Guest season is upon us. We have two sets during the month of April. They are looking forward to it, we’re looking forward to it. I just hope that the weather Gods got the memo.
Not surprisingly, moving to a house with a pool, in a hot climate makes for a higher visitor count. Of course, this is in part, because we are much further from friends and family now, so it’s not as though we can hook up for a quick coffee any more: But the proximity of the beach helps.
Guest Season Management
Turns out that living cheek by jowl with other people is not the same as being friends with them. Things are further complicated by the fact that the guests are on holiday, but for us, it’s another week. Having guests is a privilege, and I don’t intend to ignore them totally, but these posts won’t write themselves and contrary to what you may have heard, Nero’s Notes does require a little bit of work from me too.
Cyprus is blessed with a wonderful coastline and gorgeous beaches, but my Celtic skin is not best-suited to beach days, so those will be the times when I get my work done. When it comes to long barbecues and cold beers however, I will be front and centre.
I have been tasked with writing the house rules. These aren’t actually rules, more a plea, “Let’s talk about stuff.” In our experience, the key things to work out are meals and plans. We can’t put our lives on hold every time that we have guests, but we want our guests to have the holiday that they want. So the rules are an ice-breaker, an enjoinder to start a dialogue before everybody ticks everybody else off.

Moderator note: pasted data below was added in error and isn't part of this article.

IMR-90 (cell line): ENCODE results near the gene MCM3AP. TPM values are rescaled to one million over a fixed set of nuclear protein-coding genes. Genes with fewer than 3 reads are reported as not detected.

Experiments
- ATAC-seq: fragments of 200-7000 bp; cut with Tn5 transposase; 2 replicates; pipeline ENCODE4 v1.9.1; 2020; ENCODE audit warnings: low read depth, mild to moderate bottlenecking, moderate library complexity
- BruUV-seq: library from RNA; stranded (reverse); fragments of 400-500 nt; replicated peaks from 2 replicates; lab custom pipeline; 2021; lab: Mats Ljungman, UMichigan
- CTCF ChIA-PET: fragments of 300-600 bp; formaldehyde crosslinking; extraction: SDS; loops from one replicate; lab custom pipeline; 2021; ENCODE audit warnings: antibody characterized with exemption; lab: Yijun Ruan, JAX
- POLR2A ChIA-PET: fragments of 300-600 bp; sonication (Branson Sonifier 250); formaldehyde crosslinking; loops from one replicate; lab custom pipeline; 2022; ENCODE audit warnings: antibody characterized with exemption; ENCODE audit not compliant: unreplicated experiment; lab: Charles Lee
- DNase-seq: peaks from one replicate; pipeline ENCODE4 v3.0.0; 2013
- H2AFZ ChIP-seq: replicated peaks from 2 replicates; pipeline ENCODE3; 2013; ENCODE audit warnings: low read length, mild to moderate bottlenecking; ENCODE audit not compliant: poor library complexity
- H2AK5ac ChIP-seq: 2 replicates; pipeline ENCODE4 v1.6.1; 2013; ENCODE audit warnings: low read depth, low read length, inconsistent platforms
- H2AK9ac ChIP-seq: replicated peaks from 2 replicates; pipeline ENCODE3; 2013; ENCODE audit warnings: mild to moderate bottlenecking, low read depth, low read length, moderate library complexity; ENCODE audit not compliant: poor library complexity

In true British fashion, a source of awkwardness is money. We’re happy to provide people with breakfast and a light lunch, but thereafter, things need to be split.
“Should everyone pay for what they consume? Shall we split evenly? Your turn, our turn?”
“But you had a bottle of expensive wine and I only had a sip! I didn’t have a starter, and he had a dessert.”
The British way is to find a way that suits nobody, pretend that everything is fine and then complain bitterly to your partner in private.
To avert this, I have declared a kitty. Each person pitches in a cash amount to fund communal evening meals at home and communal meals / drinks out. This is the start point, and we adjust from there if there is an obvious inequity in consumption.
(Put another way, I’m not allowed to outdrink guests four to one)
What could possibly go wrong?
There. You’ve heard the theory. If you don’t hear from me again, assume I’m at the beach, having beer for breakfast.
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